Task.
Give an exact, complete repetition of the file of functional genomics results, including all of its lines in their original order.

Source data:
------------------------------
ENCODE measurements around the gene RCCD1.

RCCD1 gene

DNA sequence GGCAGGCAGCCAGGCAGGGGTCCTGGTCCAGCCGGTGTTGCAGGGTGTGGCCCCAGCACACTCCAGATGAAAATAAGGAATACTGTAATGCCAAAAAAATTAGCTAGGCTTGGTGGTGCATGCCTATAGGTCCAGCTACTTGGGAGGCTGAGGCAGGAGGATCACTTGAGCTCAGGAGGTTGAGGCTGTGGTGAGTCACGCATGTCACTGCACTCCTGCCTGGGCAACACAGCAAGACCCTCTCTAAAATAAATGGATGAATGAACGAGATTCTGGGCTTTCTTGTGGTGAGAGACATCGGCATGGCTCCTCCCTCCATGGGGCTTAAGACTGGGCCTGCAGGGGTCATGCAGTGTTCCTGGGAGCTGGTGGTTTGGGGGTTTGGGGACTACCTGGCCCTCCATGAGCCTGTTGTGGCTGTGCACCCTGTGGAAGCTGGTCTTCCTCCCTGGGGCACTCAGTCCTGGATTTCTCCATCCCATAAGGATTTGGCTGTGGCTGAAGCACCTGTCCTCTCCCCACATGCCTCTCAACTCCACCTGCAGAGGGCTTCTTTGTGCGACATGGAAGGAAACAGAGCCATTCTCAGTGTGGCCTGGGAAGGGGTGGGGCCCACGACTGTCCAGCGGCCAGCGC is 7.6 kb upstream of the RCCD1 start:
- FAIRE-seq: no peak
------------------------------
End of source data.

ENCODE measurements around the gene RCCD1.

RCCD1 gene

DNA sequence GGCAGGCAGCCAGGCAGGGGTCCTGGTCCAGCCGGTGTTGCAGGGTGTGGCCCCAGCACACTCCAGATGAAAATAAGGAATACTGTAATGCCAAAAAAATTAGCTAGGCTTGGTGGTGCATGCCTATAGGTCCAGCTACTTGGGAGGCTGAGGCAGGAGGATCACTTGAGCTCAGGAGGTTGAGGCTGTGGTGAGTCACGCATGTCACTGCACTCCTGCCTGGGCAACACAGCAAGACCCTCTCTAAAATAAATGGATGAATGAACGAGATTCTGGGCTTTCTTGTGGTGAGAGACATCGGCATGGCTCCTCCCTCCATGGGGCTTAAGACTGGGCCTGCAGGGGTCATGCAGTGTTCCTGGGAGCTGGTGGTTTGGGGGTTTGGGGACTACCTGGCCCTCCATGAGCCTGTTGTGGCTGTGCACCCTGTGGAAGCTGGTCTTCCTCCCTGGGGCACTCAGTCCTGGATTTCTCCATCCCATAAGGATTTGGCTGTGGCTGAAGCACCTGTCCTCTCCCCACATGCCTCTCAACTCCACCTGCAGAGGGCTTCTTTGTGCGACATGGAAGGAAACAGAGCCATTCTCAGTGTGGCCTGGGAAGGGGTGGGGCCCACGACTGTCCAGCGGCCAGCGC is 7.6 kb upstream of the RCCD1 start:
- FAIRE-seq: no peak